This is the largest biodiversity hotspot in Haiti. It is also located in the southwestern part of the country and is the Massif de la Hotte’s largest mountain range. The highest peak here is 2,347 m tall. The Macaya National Park protects the ecosystem in the upper parts of this mountain range. Over 900 species of flora including 123 orchid species grow here. The fauna here also exhibits significant biodiversity. 73 species of birds, 27 reptilian species, and 31 species of frogs are found here.
7. Morne Bois Pangnol
This mountain is located in southern Haiti’s Tiburon Peninsula. The mountain is 1273 m tall. A 2012 scientific expedition to this mountain revealed the existence of 16 species of frogs, 19 avian species, and 15 reptilian species in the mountain ecosystem. A new species of plant was also discovered here.
6. Morne Tête Boeuf
This is a ridge located in the Tiburon Peninsula’s southern part. The highest point of the ridge is at 1370 m. A 2012 expedition by a team of biologists discovered 8 avian species including Hispaniolan spindalis, broad-billed tody, etc., 4 reptilian species, and 13 species of frogs living in the forests on this high ridge. It is believed that that bad weather affected the recordings of bird species in the region which is expected to be higher.
5. La Visite
The La Visite is a national park located south of Haiti’s capital city, Port-au-Prince. The park features a mountainous area with the highest peak being 2,275 m tall. Part of the mountain range of Massif de la Selle is located within the limits of this park. Both hardwood and pine forests are found here. This protected area is one of the two national parks of the country. The park hosts a rich birdlife which includes 74 species of birds. 18 reptilian species and several species of amphibians are also found here.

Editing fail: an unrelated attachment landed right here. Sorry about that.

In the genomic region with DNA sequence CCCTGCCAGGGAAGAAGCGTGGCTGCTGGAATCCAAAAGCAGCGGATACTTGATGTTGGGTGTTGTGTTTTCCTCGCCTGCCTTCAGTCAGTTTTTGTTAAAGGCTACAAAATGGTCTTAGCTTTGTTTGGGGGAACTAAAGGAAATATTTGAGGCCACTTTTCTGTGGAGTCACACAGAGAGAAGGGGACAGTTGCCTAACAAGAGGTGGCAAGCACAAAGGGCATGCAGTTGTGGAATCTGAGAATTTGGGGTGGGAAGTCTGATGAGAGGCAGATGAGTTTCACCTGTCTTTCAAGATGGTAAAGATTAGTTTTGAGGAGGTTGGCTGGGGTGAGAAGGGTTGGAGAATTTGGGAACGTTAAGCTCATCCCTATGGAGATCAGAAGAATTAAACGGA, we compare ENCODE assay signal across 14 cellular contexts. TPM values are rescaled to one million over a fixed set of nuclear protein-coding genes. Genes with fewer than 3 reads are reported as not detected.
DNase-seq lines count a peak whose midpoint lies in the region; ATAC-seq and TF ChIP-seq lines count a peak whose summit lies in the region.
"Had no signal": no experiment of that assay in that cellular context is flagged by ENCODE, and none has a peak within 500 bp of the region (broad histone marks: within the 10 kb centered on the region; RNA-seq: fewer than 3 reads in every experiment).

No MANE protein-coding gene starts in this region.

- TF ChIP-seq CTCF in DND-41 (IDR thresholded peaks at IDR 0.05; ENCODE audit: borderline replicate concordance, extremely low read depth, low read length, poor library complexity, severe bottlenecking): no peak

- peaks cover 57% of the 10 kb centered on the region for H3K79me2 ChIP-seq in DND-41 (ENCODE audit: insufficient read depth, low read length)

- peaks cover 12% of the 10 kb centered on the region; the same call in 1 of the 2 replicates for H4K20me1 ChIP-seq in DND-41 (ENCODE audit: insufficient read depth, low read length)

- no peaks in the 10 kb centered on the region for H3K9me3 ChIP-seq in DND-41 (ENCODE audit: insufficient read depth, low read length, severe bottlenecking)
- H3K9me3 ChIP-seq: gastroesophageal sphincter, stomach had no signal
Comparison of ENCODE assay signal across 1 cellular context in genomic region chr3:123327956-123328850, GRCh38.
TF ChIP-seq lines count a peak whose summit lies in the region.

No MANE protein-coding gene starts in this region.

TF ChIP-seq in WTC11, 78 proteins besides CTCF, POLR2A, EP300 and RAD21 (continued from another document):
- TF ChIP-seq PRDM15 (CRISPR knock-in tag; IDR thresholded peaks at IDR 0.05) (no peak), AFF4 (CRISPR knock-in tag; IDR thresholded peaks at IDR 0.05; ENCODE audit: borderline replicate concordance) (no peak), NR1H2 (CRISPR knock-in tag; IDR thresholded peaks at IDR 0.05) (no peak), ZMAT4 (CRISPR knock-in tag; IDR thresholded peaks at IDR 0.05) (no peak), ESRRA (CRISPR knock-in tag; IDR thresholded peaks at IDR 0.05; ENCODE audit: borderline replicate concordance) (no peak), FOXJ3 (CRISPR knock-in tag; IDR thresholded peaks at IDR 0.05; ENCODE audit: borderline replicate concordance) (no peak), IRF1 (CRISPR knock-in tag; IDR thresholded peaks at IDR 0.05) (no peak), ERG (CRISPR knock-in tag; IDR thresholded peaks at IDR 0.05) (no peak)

4. Morne La Selle
The 2,679 m tall Morne La Selle is Haiti’s highest mountain. Pine forests cover most parts of this mountain with pockets of hardwood as well. The black-capped petrel, an endangered species, is found here. Several species of frogs like the South Island telegraph frog, khaki bromeliad frog, southern pastel frog have been spotted at this mountain. Lizards like the earless galliwasp, Hispaniolan smooth galliwasp, etc., are also found here. The montane forests have been subjected to large-scale deforestation leaving barren rock in many areas.